The Court that was hearing the case entered an interim order granting Rowell temporary visitation while the case was pending. Smith continued to ignore the court’s order and was found in contempt of court. Smith appealed the trial court’s decision to the Court of Appeals, who reversed the decision after finding that the trial court was without authority to order interim temporary visitation rights for Rowell. The Supreme Court reversed the Court of Appeals and remanded the case to the trial court for further proceedings. So, does the juvenile court have unfettered authority to order visitation to a non-parent when it finds the visitation to be in the child’s best interest? Not necessarily; the Rowell decision is more nuanced than that and the posture of the case dictated the ruling.
The Findings in Rowell v. Smith
The Rowell court was faced with the narrow issue as to whether the trial court had the authority to order interim visitation during the pendency of the larger custody case. There was no question that Rowell had the right to petition the court for shared custody pursuant to Ohio Revised Code 2151.23(A)(2), which broadly states in relevant part: “The juvenile court has exclusive original jurisdiction under the Revised Code … to determine the custody of any child not a ward of another court of this state.” The sole question before the Court in Rowell was whether as part of exercising that broad jurisdiction regarding custody, the trial court could order interim visitation rights as well.
Smith argued the trial court acted without proper authority when it ordered interim visitation for Rowell, citing the Supreme Court’s 2002 decision in In Re Gibson, 61 Ohio St. 3d 168. The Gibson case involved a grandparent that had filed for visitation with his grandchild in the juvenile court. The Supreme Court ruled that O.R.C. 2151.23(A)(2) did not authorize the trial court to award visitation; that statute only authorized a trial court to determine issues of custody, noting that by “asking for visitation only [the grandfather] was not asking the juvenile court to determine or award him ‘custody.’” And although somewhat related, custody and visitation are separate and distinct legal concepts requiring specific statutory authority. In short, O.R.C. 2151(A)(2) allows a non-parent to petition the juvenile court for custody, but not for visitation of a child. Because the Rowell matter was a custody case, all the trial court did was exercise its express authority to order interim visitation during the pendency of the custody case as it deemed appropriate under the circumstances. Therefore, trial court in Rowell did not run afoul of the ruling in Gibson.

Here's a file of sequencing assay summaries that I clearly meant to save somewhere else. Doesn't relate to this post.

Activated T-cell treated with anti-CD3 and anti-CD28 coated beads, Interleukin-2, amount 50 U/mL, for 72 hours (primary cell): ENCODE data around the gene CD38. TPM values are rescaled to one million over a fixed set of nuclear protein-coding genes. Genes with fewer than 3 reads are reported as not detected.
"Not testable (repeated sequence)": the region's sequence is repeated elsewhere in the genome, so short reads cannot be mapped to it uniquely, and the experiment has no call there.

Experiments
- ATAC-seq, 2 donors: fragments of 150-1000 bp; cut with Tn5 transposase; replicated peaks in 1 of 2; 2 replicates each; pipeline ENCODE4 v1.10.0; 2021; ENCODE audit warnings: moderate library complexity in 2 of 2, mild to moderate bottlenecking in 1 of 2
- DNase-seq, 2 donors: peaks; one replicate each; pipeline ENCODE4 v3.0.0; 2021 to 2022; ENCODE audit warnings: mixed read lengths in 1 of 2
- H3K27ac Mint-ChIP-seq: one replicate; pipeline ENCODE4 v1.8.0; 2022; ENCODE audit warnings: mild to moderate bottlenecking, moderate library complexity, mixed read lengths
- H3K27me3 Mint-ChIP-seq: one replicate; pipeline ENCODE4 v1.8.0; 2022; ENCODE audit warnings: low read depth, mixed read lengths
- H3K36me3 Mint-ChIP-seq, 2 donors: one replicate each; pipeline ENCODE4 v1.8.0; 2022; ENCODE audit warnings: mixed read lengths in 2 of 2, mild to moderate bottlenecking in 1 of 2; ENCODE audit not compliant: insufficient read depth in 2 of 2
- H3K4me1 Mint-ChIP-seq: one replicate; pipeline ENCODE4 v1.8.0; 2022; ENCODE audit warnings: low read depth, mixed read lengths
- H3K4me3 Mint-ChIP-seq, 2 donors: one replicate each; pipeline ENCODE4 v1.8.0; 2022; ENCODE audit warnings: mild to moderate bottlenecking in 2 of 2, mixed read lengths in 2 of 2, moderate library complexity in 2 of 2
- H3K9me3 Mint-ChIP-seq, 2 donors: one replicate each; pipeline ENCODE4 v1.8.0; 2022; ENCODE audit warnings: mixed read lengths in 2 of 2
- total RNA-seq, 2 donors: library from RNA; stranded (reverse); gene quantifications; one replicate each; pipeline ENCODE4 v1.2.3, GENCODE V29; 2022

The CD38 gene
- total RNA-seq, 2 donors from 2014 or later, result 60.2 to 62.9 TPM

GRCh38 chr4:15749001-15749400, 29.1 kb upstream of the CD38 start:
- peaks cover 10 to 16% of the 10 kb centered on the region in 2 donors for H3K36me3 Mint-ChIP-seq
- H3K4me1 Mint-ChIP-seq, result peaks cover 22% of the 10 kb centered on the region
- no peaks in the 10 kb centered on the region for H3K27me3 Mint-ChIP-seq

Summary of the Implications of Rowell
So, what does Rowell actually stand for? It is probably best to initially point out what it does not stand for. The Supreme Court of Ohio did not expressly declare that a non-parent, whether a grandparent or same-sex partner, can utilize O.R.C. 2151.23(A) to obtain an order of visitation. In fact, the Court did not overrule its decision in Gibson. The Court merely stated that a juvenile court has the authority to order interim visitation while the larger custody case is pending. The lesson to be learned here is that if you are a non-parent and intend to file in the Juvenile Court seeking visitation, you had better file for custody of the child as well, or utilize some statutory provision other than O.R.C. 2151.23(A).
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Charles W. Morrison
Charles "Bill" Morrison is Of Counsel with Dayton, Ohio, law firm, Holzfaster, Cecil, McKnight & Mues and the managing editor of the Ohio Criminal Defense Law Blog. He is also a member of the Association of Ohio Criminal Defense Lawyers.